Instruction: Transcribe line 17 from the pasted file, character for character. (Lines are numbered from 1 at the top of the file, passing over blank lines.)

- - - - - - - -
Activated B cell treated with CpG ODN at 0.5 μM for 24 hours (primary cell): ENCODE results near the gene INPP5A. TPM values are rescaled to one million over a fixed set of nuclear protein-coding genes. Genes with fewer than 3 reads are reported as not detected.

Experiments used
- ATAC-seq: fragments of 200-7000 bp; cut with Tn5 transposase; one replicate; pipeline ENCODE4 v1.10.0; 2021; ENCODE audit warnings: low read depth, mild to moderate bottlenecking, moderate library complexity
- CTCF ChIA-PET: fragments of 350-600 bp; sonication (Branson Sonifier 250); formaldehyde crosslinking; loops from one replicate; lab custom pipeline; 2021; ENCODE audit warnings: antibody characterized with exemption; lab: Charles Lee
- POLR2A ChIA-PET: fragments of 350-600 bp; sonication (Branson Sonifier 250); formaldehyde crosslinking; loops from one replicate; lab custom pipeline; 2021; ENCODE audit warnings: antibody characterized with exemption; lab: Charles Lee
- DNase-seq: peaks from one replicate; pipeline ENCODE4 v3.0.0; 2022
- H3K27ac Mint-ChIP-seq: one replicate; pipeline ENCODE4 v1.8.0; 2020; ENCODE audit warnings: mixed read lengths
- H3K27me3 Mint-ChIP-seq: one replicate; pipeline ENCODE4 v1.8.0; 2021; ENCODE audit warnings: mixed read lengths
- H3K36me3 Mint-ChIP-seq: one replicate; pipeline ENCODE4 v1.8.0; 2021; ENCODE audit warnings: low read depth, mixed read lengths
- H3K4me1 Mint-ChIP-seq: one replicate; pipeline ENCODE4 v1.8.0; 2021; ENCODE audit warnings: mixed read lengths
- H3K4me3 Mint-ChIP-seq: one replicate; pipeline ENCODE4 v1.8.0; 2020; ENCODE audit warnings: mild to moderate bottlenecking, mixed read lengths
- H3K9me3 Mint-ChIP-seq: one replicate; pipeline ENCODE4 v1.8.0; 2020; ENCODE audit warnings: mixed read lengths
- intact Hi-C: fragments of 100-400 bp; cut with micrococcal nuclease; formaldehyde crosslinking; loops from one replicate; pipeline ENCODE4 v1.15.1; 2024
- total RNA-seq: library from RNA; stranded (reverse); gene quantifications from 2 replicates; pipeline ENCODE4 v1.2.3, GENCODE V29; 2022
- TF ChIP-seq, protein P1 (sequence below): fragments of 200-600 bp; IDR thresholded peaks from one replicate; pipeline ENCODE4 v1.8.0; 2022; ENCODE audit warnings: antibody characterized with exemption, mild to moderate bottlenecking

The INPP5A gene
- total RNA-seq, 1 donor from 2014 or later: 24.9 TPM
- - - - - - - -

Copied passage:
- total RNA-seq, 1 donor from 2014 or later: 24.9 TPM